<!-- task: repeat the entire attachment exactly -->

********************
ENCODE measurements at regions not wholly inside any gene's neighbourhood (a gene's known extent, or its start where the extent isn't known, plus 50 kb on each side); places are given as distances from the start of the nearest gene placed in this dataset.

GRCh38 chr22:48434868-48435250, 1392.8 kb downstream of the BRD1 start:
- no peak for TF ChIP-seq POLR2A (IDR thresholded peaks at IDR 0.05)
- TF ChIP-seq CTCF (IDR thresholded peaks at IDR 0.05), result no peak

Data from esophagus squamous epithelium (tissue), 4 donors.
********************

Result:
ENCODE measurements at regions not wholly inside any gene's neighbourhood (a gene's known extent, or its start where the extent isn't known, plus 50 kb on each side); places are given as distances from the start of the nearest gene placed in this dataset.

GRCh38 chr22:48434868-48435250, 1392.8 kb downstream of the BRD1 start:
- no peak for TF ChIP-seq POLR2A (IDR thresholded peaks at IDR 0.05)
- TF ChIP-seq CTCF (IDR thresholded peaks at IDR 0.05), result no peak

Data from esophagus squamous epithelium (tissue), 4 donors.